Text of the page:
Britain's economy was battered by the Brexit vote last month and faced a "dramatic deterioration" in activity as orders dried up and business investments were canned, key data showed today.
Britain’s economy was battered by the Brexit vote last month and faced a “dramatic deterioration” in activity as orders dried up and business investments were canned, key data showed today. The grim news — the first indication of economic contraction since Britain’s shock EU exit vote — was revealed at the end of a week in which Prime Minister Theresa May toured France and Germany to soothe Brexit jitters. Private sector business activity, as measured by research group Markit’s Purchasing Managers Index (PMI), sank in July to 47.7 points. It was the lowest level since April 2009 following the global financial crisis, and sparked predictions from some quarters of a painful recession.
The preliminary reading compared with 52.4 in June and crucially took the PMI below the boom-or-bust 50 points barrier that signals contraction, Markit said. “Our economy has suffered a shock from the referendum vote… that has had an impact on confidence,” Britain’s new finance minister Philip Hammond said in an interview broadcast on Sky News. “Our job is to try and restore as much certainty as we can as quickly as we can,” he said. The survey — regarded as a key early indicator of economic activity before official statistics are published — comes after Britons voted to leave the European Union in a crunch referendum on June 23.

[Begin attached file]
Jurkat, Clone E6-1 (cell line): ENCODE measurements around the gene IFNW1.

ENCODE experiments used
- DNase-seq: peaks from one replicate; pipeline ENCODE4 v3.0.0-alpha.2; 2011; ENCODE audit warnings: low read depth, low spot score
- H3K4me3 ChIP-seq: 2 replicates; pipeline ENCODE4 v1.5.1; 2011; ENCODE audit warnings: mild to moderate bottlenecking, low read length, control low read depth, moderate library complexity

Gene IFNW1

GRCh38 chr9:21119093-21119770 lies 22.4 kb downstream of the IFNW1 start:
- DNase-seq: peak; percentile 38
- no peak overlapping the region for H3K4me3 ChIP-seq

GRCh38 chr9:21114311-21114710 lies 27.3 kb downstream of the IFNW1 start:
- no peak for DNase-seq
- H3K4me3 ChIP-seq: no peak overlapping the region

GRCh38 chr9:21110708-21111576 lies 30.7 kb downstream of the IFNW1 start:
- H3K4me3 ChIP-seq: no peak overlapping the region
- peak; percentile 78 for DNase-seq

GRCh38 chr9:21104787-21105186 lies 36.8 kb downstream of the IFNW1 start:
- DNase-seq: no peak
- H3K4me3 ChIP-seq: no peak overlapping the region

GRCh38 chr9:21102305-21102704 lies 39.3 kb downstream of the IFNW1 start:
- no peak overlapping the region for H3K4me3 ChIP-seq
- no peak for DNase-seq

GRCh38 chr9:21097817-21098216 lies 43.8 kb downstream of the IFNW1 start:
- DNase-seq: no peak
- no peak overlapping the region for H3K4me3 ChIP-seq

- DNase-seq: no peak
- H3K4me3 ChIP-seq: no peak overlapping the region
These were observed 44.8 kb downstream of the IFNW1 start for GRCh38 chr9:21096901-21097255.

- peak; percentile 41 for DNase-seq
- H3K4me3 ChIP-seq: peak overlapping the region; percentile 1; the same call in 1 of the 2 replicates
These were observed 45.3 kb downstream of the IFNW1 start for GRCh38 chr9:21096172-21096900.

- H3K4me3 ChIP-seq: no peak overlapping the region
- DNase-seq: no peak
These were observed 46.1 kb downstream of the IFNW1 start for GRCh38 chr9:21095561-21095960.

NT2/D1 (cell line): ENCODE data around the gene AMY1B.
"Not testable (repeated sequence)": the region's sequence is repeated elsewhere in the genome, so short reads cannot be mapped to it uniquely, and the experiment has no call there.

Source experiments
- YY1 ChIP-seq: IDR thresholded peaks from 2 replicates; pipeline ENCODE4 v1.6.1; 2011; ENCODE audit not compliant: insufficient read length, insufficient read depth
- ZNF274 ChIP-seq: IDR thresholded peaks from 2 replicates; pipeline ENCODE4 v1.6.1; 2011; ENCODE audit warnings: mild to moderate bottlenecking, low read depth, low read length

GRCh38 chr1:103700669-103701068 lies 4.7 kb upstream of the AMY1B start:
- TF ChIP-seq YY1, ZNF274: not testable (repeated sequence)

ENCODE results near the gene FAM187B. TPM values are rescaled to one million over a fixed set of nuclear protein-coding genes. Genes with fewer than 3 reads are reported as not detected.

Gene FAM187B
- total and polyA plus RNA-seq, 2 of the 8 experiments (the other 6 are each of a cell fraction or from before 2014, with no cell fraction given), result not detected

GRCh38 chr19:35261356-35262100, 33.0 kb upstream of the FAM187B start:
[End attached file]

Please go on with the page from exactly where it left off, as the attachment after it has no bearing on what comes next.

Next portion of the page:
“July saw a dramatic deterioration in the economy, with business activity slumping at the fastest rate since the height of the global financial crisis in early-2009,” said Markit chief economist Chris Williamson. “The downturn, whether manifesting itself in order book cancellations, a lack of new orders or the postponement or halting of projects, was most commonly attributed in one way or another to Brexit.” Markit said the survey signalled a 0.4-per cent contraction in the British economy in the third quarter or three months to September.
“Much of course depends on whether we see a further deterioration in August or if July represents a shock-induced nadir,” Williamson added. “Given the record slump in service sector business expectations, the suggestion is that there is further pain to come in the short-term at least.” The sharp contraction was triggered by falling output and orders for the first time since the end of 2012, while business optimism in the services sector hit a seven-and-a-half-year low.